Seattle Genetics, Inc. (NASDAQ:SGEN) announced today that it will receive undisclosed milestone payments under its antibody-drug conjugate (ADC) collaboration with Genentech, a member of the Roche Group (SWX:RO) (SWX:ROG) (OTCQX:RHHBY). The milestones were triggered by Genentech’s advancement of two ADCs utilizing Seattle Genetics technology into phase II clinical development. The phase II randomized, open-label study is designed to evaluate the safety and efficacy of ADCs anti-CD22 (DCDT2980S, RG7593) and DCDS4501A (RG7596) each in combination with Rituxan® (rituximab) in patients with relapsed or refractory follicular non-Hodgkin lymphoma and relapsed or refractory diffuse large B-cell lymphoma.
“Progress by our ADC collaborators, notably Genentech entering phase II clinical development, highlight the continued promise of ADCs for the treatment of cancer and further support Seattle Genetics’ leadership position in the field,” said Clay B. Siegall, Ph.D., President and Chief Executive Officer of Seattle Genetics. “Across our internal and collaborator programs, there are more than 15 ADCs in clinical development utilizing our technology, spanning a range of both hematologic malignancies and solid tumors.”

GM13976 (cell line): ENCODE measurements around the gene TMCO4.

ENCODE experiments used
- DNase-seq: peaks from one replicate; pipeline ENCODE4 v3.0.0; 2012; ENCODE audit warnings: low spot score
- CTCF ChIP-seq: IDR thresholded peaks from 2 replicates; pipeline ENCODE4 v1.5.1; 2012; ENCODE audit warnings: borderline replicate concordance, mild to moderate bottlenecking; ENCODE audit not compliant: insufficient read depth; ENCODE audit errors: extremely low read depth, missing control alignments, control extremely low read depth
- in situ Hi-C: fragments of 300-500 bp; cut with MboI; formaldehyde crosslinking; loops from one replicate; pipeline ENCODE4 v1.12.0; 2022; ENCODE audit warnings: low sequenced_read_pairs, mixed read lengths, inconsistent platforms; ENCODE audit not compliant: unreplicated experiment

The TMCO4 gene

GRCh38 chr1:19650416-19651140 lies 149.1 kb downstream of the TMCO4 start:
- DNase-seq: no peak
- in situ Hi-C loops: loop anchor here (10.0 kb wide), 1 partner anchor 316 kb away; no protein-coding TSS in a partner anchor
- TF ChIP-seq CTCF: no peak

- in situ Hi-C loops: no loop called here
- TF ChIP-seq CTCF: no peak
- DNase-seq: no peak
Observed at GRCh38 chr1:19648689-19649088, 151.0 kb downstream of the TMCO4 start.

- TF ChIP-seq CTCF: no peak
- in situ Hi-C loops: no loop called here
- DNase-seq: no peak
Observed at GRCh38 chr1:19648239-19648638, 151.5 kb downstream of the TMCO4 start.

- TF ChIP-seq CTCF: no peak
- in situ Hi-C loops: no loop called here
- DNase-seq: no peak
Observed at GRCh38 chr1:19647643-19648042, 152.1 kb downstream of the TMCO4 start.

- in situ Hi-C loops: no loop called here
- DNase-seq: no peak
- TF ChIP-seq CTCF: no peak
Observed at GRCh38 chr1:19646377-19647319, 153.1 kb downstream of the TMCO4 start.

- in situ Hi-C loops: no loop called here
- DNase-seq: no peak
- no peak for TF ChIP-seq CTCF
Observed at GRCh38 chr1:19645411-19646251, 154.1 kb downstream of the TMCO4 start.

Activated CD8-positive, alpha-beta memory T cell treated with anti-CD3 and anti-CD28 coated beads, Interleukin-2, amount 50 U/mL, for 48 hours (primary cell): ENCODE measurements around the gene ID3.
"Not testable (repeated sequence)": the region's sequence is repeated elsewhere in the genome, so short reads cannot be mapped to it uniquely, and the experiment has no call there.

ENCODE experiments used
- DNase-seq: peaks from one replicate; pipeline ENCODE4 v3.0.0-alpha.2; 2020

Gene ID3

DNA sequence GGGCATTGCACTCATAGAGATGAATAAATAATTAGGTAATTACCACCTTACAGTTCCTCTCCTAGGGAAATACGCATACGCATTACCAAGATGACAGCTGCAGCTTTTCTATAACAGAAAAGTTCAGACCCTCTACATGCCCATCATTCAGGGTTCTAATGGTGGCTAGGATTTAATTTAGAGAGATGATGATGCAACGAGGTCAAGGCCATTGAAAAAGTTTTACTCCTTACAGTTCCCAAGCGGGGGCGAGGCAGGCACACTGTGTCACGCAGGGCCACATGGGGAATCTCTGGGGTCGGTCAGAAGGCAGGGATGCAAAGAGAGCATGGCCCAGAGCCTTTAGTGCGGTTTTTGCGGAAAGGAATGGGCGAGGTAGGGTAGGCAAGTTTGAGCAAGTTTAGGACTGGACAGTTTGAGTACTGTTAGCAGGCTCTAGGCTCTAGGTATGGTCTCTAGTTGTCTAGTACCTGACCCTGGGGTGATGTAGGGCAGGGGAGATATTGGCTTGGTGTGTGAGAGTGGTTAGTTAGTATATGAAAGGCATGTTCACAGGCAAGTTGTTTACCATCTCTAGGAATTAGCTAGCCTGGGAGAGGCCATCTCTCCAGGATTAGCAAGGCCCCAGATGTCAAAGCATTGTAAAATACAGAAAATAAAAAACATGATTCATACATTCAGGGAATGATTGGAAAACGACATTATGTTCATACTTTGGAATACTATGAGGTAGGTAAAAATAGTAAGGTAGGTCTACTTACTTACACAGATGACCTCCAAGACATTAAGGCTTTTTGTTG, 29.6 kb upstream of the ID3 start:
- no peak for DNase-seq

Under the ADC collaboration agreement, Genentech has rights to use Seattle Genetics’ ADC technology with antibodies against targets selected by Genentech. Genentech is responsible for research, product development, manufacturing and commercialization activities under the collaboration. Seattle Genetics is entitled to receive fees, progress-dependent milestone payments and royalties on net sales of any resulting ADC products.
ADCs are monoclonal antibodies that are designed to selectively deliver cytotoxic agents to tumor cells. With over a decade of experience and knowledge in ADC innovation, Seattle Genetics has developed proprietary technology employing synthetic cytotoxic agents, such as monomethyl auristatin E (MMAE) and monomethyl auristatin F (MMAF), and stable linker systems that attach these cytotoxic agents to the antibody. Seattle Genetics’ linker systems are designed to be stable in the bloodstream and release the potent cell-killing agent once inside targeted cancer cells. This approach is intended to spare non-targeted cells and thus reduce many of the toxic effects of traditional chemotherapy while enhancing antitumor activity.